Spiced Christmas gammon with membrillo glaze

Spiced Christmas gammon with membrillo glaze

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(2 ratings)

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Cooking time

Prep: 15 mins Cook: 3 hrs plus resting

Skill level

Easy

Servings

Serves 10 - 12

Give festive ham a Spanish twist with a sticky quince and orange glaze. Allspice, cloves and cinnamon add real warmth

Nutrition and extra info

Additional info

  • Gluten-free
Nutrition info

Nutrition per serving (12)

kcalories
429
protein
45g
carbs
9g
fat
24g
saturates
8g
fibre
2g
sugar
8g
salt
5.7g
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Ingredients

  • 3½ kg boneless tied gammon joint (check with your butcher if it needs to be soaked)
  • 2 carrots, halved
  • 2 celery sticks, halved
  • 2 leeks, quartered
  • 2 onions, halved
  • 2 bay leaves
  • 2 tsp peppercorns
  • small handful clove, for studding

For the glaze

  • ¼ tsp ground allspice
  • ¼ tsp ground cinnamon
  • 6 tbsp membrillo (quince paste)
  • 3 tbsp sherry vinegar
  • 2 tbsp orange juice

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Method

  1. Pop your soaked (see tip, below) or ready-to-use joint in a large stock pot or preserving pan and nestle the vegetables, bay leaves and peppercorns around it. Pour over enough water to cover the gammon and bring to a simmer. Cover with a lid and cook for 21⁄2 hrs, turning once, topping up with boiling water if it needs it, and skimming off any impurities.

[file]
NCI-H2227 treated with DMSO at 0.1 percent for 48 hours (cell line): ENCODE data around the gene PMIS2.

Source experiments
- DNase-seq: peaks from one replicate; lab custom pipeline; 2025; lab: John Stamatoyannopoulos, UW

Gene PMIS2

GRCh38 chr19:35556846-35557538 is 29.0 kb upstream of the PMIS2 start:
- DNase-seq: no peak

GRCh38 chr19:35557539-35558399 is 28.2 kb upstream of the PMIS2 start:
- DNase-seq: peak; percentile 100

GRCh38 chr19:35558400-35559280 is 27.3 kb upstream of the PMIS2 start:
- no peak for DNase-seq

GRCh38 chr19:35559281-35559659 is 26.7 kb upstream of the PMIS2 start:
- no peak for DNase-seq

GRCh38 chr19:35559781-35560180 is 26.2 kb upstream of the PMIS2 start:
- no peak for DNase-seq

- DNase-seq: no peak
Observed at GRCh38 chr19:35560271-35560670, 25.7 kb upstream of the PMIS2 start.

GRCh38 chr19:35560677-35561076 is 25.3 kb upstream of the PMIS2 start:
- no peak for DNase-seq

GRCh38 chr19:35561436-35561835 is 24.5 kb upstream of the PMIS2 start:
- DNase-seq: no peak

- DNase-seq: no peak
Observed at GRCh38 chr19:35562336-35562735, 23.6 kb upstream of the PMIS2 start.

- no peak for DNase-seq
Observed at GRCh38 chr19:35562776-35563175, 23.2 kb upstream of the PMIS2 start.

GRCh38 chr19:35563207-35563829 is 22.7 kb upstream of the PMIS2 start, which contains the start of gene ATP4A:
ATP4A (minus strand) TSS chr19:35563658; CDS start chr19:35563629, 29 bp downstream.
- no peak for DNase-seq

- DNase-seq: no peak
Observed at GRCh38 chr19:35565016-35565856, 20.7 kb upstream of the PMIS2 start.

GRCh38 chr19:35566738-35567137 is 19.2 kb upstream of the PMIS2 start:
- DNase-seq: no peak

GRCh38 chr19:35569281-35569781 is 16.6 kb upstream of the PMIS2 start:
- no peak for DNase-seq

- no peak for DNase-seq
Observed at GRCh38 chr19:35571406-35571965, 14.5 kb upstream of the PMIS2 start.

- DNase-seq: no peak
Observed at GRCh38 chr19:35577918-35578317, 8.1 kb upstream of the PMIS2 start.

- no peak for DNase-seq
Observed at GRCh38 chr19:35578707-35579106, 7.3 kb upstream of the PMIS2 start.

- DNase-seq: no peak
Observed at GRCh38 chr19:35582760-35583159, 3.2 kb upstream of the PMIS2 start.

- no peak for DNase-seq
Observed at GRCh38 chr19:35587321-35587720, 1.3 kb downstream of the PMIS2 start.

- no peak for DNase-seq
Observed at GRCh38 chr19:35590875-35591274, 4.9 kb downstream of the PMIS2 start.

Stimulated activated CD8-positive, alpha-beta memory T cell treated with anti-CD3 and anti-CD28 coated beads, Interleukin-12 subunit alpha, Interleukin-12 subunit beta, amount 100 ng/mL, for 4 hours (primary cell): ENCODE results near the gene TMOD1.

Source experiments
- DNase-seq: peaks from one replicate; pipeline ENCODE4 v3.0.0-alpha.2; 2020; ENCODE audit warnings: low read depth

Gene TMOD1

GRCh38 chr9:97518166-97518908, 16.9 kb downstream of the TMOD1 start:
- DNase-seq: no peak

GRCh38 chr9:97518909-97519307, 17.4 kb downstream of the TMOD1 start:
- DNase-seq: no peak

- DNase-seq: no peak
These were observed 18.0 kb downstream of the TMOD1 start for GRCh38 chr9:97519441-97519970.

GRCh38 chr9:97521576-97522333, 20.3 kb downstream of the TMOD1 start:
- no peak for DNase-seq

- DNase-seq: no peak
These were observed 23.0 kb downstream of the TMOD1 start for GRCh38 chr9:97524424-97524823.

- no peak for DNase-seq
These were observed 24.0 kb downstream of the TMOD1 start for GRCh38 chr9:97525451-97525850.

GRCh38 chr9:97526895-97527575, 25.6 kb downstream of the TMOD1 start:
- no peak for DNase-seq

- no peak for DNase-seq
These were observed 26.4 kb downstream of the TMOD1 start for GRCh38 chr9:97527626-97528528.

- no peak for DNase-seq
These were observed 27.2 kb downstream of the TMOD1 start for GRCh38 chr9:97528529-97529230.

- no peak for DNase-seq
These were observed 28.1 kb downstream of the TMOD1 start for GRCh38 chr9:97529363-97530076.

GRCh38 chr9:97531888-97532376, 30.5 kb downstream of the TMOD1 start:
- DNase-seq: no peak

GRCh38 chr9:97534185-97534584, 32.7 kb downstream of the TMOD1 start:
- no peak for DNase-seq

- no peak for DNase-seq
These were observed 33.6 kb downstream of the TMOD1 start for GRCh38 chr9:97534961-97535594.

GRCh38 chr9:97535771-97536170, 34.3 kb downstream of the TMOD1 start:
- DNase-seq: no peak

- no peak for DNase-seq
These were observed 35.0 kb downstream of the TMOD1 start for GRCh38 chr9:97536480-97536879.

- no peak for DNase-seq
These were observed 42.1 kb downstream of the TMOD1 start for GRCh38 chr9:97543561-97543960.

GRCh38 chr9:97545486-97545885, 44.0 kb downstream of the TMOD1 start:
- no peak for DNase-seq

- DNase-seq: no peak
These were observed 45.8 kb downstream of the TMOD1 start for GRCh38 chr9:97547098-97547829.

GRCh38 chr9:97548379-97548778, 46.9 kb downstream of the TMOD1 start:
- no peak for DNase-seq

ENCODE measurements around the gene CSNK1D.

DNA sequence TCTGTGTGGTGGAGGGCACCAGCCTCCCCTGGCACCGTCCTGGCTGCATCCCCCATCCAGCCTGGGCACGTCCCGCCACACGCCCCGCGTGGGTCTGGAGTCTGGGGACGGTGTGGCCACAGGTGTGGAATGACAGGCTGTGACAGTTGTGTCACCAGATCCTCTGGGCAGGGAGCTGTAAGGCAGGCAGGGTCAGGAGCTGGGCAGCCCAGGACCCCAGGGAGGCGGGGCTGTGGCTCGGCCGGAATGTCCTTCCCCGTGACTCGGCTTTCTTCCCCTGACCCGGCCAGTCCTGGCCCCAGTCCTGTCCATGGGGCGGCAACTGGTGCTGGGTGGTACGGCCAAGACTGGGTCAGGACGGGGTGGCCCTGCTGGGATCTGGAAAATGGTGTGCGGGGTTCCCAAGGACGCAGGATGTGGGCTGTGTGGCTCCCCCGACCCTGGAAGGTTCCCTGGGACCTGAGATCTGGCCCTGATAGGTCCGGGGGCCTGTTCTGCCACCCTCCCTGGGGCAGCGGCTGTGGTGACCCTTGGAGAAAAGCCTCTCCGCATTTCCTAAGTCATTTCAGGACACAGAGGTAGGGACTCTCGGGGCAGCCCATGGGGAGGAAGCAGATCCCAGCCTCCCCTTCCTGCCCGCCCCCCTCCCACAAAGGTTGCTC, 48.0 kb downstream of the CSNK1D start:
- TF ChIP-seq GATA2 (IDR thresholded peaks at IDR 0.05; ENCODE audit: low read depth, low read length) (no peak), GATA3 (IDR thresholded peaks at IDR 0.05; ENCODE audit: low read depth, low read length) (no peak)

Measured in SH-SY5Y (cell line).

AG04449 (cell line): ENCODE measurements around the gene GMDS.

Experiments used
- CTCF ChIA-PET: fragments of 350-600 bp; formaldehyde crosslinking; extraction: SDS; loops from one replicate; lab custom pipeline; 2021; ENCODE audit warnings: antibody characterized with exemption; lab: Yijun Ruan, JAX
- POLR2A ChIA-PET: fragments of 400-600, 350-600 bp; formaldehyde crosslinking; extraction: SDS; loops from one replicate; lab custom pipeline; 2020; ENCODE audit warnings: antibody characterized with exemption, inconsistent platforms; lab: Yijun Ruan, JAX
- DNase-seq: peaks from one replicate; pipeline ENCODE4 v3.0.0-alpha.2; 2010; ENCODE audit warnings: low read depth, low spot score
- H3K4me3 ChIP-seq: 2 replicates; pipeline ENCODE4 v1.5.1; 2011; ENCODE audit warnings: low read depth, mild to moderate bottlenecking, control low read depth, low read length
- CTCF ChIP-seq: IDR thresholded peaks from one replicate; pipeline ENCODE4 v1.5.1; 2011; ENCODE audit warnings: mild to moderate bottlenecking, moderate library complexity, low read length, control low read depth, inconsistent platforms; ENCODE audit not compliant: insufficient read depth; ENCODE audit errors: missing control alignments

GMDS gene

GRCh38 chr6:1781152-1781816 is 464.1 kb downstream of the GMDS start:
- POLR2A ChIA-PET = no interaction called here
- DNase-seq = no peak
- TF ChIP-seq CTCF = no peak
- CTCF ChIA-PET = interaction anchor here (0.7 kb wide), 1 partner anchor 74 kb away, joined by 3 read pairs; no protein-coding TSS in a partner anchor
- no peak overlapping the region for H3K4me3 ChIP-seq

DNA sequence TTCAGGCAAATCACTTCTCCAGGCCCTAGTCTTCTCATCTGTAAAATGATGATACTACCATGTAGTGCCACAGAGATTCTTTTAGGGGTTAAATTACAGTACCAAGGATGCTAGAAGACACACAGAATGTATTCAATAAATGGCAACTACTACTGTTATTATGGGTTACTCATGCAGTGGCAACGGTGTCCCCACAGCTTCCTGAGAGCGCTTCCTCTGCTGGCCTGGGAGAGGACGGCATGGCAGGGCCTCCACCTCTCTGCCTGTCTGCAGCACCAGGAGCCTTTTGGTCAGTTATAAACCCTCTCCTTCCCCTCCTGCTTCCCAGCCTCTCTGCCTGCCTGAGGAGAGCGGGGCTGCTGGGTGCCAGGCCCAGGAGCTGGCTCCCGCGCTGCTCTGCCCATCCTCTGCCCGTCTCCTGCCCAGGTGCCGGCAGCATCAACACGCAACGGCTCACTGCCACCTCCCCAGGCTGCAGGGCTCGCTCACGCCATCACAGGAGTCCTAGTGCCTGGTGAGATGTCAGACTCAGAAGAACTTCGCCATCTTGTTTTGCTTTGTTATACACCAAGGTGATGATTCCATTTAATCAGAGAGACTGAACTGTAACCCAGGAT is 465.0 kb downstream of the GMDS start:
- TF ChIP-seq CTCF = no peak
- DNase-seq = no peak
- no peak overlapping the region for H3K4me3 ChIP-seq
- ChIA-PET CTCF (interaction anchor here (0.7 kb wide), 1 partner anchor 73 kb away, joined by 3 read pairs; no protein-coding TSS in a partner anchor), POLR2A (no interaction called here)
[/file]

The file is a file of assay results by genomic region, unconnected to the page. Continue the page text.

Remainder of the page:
2. Heat oven to 190C/170C fan/gas 5. Remove the joint from the poaching liquid and place in a roasting tin (you can use the strained poaching liquid for soups). Pat it dry with some kitchen paper and leave to cool a little until you can handle it. Remove the ties around the gammon and carefully trim away the skin, leaving an even layer of fat. Score all over in a diamond pattern and stud with cloves.
  3. Pop the glaze ingredients in a small saucepan and cook for a couple of mins to thicken and dissolve the membrillo. Brush half the mixture over the gammon, then bake for 15 mins. Brush on another layer and bake for another 15 mins or until golden and sticky. Rest for 15 mins before slicing, or eat cold over the next few days.

Recipe from Good Food magazine, December 2013

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Comments

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navi1967's picture

Very nice but why Spanish. In England we call them quinces and have been cultivating them here for 800 years or more ... they're quite English really. But if you want to get technical, why not Marmelos and be Portuguese?

alan1203's picture

Very very tasty.

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